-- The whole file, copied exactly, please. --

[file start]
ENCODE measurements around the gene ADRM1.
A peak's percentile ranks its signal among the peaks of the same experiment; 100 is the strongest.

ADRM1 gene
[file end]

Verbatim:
ENCODE measurements around the gene ADRM1.
A peak's percentile ranks its signal among the peaks of the same experiment; 100 is the strongest.

ADRM1 gene